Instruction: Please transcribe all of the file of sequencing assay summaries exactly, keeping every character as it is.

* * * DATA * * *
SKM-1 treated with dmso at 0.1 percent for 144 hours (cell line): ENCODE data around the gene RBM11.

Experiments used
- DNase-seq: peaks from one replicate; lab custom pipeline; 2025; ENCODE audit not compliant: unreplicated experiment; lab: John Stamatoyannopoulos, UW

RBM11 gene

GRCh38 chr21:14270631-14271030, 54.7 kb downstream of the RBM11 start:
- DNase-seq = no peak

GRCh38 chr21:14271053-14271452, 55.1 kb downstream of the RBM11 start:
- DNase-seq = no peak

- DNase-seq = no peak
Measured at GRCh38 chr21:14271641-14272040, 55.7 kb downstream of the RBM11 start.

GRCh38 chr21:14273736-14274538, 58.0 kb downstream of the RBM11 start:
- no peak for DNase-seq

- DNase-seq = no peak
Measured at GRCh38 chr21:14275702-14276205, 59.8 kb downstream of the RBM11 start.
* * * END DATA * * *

SKM-1 treated with dmso at 0.1 percent for 144 hours (cell line): ENCODE data around the gene RBM11.

Experiments used
- DNase-seq: peaks from one replicate; lab custom pipeline; 2025; ENCODE audit not compliant: unreplicated experiment; lab: John Stamatoyannopoulos, UW

RBM11 gene

GRCh38 chr21:14270631-14271030, 54.7 kb downstream of the RBM11 start:
- DNase-seq = no peak

GRCh38 chr21:14271053-14271452, 55.1 kb downstream of the RBM11 start:
- DNase-seq = no peak

- DNase-seq = no peak
Measured at GRCh38 chr21:14271641-14272040, 55.7 kb downstream of the RBM11 start.

GRCh38 chr21:14273736-14274538, 58.0 kb downstream of the RBM11 start:
- no peak for DNase-seq

- DNase-seq = no peak
Measured at GRCh38 chr21:14275702-14276205, 59.8 kb downstream of the RBM11 start.